Raise awareness of environmental health issues in order to better protect our children and future generations.

EMF Studies

16 March 2011

Upheaval


Are there more devastating natural disasters occuring closer together or is it the omnipresence of the media, the earth's huge population, disasters happening in densely populated areas, which makes the recent Japanese earthquake and tsunami - and any disaster of this magitude - so frightening? Now Japan is confronted with a major nuclear catastrophe.

Tsunami Japan 11 March 2011

Our thoughts are with everyone in Japan who have suffered this terrible earthquake and tsunami and are now confronted with a major nuclear catastrophe which threatens to contaminate Tokyo, a megapolis of 35 million persons.

It is very troubling that it has taken a disaster of this magnitude to reconsider the safety of nuclear installations. The lesson it teaches us, as Pierre Ruetschi, chief editor of the Tribune de Genève writes, is the impossibility of foreseeing a major nuclear accident. The Japanese had foreseen earthquake, but not combined with a devastating tsunami. Being unable to foresee such an occurrence is a certainty. The other certainty is the “formidable devastating potential of the atom”. 

On 14 March 2011, Switzerland declared a moratorium on the reconstruction of three of its five nuclear installations. These installations were built to resist an earthquake of the magnitude of 7.0 on the Richter scale. The last earthquake of this magnitude occurred in Basle in 1356. The Swiss were to vote on this issue in 2013 and in fact, the canton of Berne had voted only last month by a majority of 51% to 49% to go forward with replacing the reactor which is 40 years old and similar to that of Fukushima. Angela Merkel has announced the immediate shutdown of seven of Germany’s oldest nuclear installations for the next three months.

Not only is there the issue of the risk of accident which has the potential to affect very large populations over a vast area but also the ones of uranium mining which contaminates the environment and toxic nuclear waste. We must act now to pressure our governments into considering the phasing out of nuclear energy.

Are there more devastating natural disasters occurring closer together or is it the omnipresence of the media, the earth’s huge population, disasters happening in densely populated areas which makes the recent Japanese earthquake – and any disaster of this magnitude - so frightening?

While the main focus of this blog is the impact of the environment on health, we cannot neglect reflecting on recent events: the upheaval in North Africa and parts of the Middle East where people are sacrificing their lives to win freedom from their oppressors and the earthquake and tsunami in Japan.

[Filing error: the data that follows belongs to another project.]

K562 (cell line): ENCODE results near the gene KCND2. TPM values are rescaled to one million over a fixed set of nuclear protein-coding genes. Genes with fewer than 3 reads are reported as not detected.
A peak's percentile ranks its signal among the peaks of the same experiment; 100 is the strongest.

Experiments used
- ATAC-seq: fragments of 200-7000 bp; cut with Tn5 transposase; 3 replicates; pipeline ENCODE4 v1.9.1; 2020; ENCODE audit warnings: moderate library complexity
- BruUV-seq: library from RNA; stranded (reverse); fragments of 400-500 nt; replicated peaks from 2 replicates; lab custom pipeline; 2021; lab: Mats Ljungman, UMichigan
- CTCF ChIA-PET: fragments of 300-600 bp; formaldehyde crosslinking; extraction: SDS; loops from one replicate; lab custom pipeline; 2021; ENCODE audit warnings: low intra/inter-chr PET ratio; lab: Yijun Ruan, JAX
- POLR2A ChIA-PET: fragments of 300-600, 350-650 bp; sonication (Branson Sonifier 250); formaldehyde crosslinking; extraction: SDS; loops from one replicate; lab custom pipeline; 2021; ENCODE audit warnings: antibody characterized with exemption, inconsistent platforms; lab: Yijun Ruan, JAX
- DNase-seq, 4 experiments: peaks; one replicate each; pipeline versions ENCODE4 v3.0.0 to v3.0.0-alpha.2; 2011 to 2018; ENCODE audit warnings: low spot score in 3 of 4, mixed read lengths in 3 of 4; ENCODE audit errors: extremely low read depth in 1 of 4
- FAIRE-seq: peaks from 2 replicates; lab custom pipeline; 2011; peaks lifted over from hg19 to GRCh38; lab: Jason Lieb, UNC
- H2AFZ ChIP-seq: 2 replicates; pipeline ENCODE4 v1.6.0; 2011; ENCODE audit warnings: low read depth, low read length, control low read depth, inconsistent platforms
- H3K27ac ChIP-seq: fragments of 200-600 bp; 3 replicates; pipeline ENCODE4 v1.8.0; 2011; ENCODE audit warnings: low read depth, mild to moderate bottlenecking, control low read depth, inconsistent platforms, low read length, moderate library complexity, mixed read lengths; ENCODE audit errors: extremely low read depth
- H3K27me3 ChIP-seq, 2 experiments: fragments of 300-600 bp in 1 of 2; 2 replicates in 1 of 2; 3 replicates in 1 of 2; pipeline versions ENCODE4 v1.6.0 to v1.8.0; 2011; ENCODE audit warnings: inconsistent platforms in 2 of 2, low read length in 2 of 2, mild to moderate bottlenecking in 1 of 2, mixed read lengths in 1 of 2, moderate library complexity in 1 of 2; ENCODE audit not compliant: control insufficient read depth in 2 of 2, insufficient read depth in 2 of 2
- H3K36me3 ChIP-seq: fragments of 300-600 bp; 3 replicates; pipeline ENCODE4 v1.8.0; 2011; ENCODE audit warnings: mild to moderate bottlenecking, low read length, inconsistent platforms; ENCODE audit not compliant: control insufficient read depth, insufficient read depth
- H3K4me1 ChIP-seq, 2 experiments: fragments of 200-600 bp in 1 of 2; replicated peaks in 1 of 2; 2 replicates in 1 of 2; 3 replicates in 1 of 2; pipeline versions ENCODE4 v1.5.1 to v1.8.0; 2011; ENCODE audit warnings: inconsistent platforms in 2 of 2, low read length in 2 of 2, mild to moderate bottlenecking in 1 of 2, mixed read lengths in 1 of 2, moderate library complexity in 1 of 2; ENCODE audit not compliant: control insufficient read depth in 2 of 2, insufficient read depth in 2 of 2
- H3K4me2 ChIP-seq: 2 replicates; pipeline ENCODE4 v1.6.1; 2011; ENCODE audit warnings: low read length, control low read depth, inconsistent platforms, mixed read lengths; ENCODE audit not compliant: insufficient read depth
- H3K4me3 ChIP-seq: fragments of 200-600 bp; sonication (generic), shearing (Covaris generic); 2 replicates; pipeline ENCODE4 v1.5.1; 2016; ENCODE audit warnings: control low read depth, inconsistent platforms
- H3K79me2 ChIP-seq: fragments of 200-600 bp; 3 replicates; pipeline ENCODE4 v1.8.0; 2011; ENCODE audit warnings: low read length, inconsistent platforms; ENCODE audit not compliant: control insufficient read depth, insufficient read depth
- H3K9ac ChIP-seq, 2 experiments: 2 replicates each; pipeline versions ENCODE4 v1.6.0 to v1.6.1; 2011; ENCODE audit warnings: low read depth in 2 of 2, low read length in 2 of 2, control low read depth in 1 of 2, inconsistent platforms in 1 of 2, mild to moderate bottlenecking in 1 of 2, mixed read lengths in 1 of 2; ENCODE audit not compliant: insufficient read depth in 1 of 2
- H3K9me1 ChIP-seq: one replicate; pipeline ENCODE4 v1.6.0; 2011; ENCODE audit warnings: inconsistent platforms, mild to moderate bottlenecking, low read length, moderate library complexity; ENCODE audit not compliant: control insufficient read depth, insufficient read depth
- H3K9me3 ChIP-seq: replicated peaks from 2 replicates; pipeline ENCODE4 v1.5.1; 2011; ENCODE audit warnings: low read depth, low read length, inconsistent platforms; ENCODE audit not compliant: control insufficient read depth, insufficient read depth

After the 1923 earthquake Japan
 
For our family personally, the recent massive disaster in Japan has rekindled memories of the Great Kanto earthquake which occurred in Tokyo and Yokohama in 1923, Japan’s last great earthquake (8.3). My mother, who is 96 years old, is a survivor of that disaster which killed over 140,000 persons and destroyed some 600,000 buildings. She and her brother were saved by their servant. When the tremors began, she shouted to the children that "this is a big one" and to come down from upstairs where they were playing. They ran out of the house just in time before the tiled roof collapsed. Their father was working in the city at the time. It took him 3 days to find his way home. Along the way, he helped to pull people from the rubble. Most of the casualties were victims of the fires which were set off by overturned hibachis (the quake occurred at noon when persons were cooking lunch). People had to move inland to escape the tsunami which followed. My mother's family lost all their possessions in the quake and had to be evacuated back to the United States by the Red Cross. (As a side note, the father of Andy Rooney – of “60 Minutes” – was in Tokyo at the time of the earthquake, staying at the Imperial Hotel, which resisted the quake. The hotel had been constructed by the American architect, Frank Lloyd Wright, who built it to resist earthquake.)

The 11 March earthquake occurred in Sendai, an agricultural and fishing community of about one million persons. The impact of this disaster on the lives and environment of this population, comprising many older persons, will be devastating. It reminds us of our fragility in the face of the terrifyingly powerful forces of nature. It also reminds us that our society is set up in such a way that it could magnify the devastation of such disasters. There are several nuclear reactors in the affected area which have had to be shut down. The potential for a further disaster exists. If the reactors cannot be cooled, the core will be exposed, temperatures will rise to as high as 5,000 degrees F. The reactors could experience a meltdown. Unlike Chernobyl, Japan and the United States have safety systems which make it difficult for radioactivity to escape (information source: CNN International).

This invites reflection on the potential dangers of nuclear power and its impact on the environment and health: radioactive leaks, nuclear waste, uranium mines. Twenty per cent of the world's 432 nuclear reactors have been constructed in zones of seismic activity. We must continue to advocate for the phasing out of nuclear power as a source of energy.

by Meris Michaels

(Refer to the advocacy organization “Nuclear Information and Resource Service” www.nirs.org for updates on the situation of the Japanese reactors and information on what one can do to halt the construction of reactors and other nuclear issues concerning the United States.)